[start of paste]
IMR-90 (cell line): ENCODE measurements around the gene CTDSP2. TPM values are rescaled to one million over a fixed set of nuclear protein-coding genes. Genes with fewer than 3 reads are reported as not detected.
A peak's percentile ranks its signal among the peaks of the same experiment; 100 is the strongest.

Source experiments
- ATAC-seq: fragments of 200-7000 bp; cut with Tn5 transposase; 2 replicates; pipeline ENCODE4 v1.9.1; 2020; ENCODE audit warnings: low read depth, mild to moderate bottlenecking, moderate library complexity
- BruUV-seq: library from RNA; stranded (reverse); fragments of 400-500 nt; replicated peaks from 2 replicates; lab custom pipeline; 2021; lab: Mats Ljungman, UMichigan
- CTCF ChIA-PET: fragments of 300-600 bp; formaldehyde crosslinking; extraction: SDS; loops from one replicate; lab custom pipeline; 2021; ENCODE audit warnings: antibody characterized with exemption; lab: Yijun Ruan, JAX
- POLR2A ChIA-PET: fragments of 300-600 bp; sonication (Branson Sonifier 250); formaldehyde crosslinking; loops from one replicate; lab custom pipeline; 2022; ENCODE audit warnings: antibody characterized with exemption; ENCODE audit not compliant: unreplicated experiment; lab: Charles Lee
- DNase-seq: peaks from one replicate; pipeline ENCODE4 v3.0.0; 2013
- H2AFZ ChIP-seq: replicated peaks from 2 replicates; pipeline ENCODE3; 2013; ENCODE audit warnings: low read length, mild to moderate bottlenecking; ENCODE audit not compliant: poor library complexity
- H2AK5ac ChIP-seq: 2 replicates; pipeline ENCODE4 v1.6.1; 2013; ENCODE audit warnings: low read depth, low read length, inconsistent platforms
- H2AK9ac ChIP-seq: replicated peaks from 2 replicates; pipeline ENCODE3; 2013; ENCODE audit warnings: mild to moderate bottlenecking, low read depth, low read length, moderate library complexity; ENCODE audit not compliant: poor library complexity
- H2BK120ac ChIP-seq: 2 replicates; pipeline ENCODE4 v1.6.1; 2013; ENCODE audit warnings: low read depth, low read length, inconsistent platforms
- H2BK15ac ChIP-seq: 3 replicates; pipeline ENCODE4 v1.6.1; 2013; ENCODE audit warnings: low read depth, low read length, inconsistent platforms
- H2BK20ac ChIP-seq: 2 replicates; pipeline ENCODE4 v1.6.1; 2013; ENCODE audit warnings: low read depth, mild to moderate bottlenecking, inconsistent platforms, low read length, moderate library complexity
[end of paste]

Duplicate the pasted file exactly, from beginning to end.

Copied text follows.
IMR-90 (cell line): ENCODE measurements around the gene CTDSP2. TPM values are rescaled to one million over a fixed set of nuclear protein-coding genes. Genes with fewer than 3 reads are reported as not detected.
A peak's percentile ranks its signal among the peaks of the same experiment; 100 is the strongest.

Source experiments
- ATAC-seq: fragments of 200-7000 bp; cut with Tn5 transposase; 2 replicates; pipeline ENCODE4 v1.9.1; 2020; ENCODE audit warnings: low read depth, mild to moderate bottlenecking, moderate library complexity
- BruUV-seq: library from RNA; stranded (reverse); fragments of 400-500 nt; replicated peaks from 2 replicates; lab custom pipeline; 2021; lab: Mats Ljungman, UMichigan
- CTCF ChIA-PET: fragments of 300-600 bp; formaldehyde crosslinking; extraction: SDS; loops from one replicate; lab custom pipeline; 2021; ENCODE audit warnings: antibody characterized with exemption; lab: Yijun Ruan, JAX
- POLR2A ChIA-PET: fragments of 300-600 bp; sonication (Branson Sonifier 250); formaldehyde crosslinking; loops from one replicate; lab custom pipeline; 2022; ENCODE audit warnings: antibody characterized with exemption; ENCODE audit not compliant: unreplicated experiment; lab: Charles Lee
- DNase-seq: peaks from one replicate; pipeline ENCODE4 v3.0.0; 2013
- H2AFZ ChIP-seq: replicated peaks from 2 replicates; pipeline ENCODE3; 2013; ENCODE audit warnings: low read length, mild to moderate bottlenecking; ENCODE audit not compliant: poor library complexity
- H2AK5ac ChIP-seq: 2 replicates; pipeline ENCODE4 v1.6.1; 2013; ENCODE audit warnings: low read depth, low read length, inconsistent platforms
- H2AK9ac ChIP-seq: replicated peaks from 2 replicates; pipeline ENCODE3; 2013; ENCODE audit warnings: mild to moderate bottlenecking, low read depth, low read length, moderate library complexity; ENCODE audit not compliant: poor library complexity
- H2BK120ac ChIP-seq: 2 replicates; pipeline ENCODE4 v1.6.1; 2013; ENCODE audit warnings: low read depth, low read length, inconsistent platforms
- H2BK15ac ChIP-seq: 3 replicates; pipeline ENCODE4 v1.6.1; 2013; ENCODE audit warnings: low read depth, low read length, inconsistent platforms
- H2BK20ac ChIP-seq: 2 replicates; pipeline ENCODE4 v1.6.1; 2013; ENCODE audit warnings: low read depth, mild to moderate bottlenecking, inconsistent platforms, low read length, moderate library complexity